For many Conservatives, the Coalition government’s eagerness to sell off forests and to build on the green belt goes considerably against the grain. It is, as Peter Oborne wrote in the Telegraph last January, ‘contrary to all Conservative teaching and experience’.
Oborne and others have been quick to trace these destructive instincts back to the Thatcher governments. The Iron Lady’s rather ambiguous relationship to the national past gained a lot of attention, both at the time and since. Radical planning decisions, which consistently favoured commerce over heritage, sat alongside stirring invocations of ‘Victorian values’ and pleas to take inspiration from our great and glorious past.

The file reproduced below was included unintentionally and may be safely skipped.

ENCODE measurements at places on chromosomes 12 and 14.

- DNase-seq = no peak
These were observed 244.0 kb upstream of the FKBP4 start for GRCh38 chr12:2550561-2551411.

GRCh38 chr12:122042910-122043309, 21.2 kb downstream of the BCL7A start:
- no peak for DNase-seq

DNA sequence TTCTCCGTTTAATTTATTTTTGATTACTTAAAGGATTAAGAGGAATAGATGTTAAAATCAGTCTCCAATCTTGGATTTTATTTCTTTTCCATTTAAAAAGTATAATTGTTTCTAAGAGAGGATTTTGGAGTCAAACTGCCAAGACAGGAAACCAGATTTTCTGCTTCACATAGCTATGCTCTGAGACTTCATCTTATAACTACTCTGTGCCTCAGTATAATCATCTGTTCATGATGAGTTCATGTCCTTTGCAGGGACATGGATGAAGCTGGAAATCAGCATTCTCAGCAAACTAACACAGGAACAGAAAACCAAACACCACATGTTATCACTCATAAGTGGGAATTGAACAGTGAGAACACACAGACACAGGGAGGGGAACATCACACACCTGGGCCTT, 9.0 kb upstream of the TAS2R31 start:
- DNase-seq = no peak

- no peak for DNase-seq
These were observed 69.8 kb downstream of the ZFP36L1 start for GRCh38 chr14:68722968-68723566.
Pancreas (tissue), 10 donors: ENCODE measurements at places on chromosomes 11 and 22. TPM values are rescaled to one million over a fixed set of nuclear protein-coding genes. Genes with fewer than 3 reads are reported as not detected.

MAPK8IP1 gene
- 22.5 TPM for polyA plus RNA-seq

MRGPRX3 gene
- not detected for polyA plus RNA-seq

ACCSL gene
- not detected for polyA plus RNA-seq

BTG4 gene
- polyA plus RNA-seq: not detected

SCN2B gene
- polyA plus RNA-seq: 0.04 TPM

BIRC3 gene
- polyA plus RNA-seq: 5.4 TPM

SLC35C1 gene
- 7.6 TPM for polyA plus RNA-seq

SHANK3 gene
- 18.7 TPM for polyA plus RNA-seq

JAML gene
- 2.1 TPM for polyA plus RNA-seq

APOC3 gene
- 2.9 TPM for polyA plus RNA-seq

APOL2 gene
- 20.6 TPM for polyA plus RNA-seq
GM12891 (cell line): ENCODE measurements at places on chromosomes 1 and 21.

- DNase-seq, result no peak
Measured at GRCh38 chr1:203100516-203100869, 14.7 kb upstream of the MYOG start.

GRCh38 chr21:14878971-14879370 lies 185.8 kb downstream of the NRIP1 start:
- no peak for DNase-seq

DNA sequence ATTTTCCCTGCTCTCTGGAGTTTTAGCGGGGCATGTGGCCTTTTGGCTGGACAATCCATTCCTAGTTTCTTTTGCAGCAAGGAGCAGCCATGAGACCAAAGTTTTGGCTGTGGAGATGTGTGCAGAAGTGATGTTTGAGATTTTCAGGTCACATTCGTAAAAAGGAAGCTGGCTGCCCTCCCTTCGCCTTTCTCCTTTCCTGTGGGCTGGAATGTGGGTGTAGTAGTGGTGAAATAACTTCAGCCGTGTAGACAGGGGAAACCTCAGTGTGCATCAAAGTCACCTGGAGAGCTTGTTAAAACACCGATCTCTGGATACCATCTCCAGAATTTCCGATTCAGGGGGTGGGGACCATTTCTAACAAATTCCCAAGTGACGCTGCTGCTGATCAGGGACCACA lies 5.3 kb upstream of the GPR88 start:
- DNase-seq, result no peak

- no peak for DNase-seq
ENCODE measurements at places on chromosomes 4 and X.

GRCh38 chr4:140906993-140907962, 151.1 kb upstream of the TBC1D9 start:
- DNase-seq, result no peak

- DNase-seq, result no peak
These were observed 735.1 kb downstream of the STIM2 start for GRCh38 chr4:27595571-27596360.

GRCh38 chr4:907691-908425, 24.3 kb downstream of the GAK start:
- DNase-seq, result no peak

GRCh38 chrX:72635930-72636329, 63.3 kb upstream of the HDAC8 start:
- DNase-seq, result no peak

The standard explanation of this is that Thatcher was not a Conservative at all; she was an old-fashioned Liberal. Thus the values of middle class capitalists replaced those of the landed upper-class. The ‘Victorian values’ Thatcher emphasised were those of progress and industry, not of sentimentalism or paternalism.
Yet, pro-commerce, anti-conservation Conservatism goes back much further than Thatcher, as this article in the Liberal Pall Mall Gazette on 4 December 1888 shows:
More to follow as I investigate this over the next few months!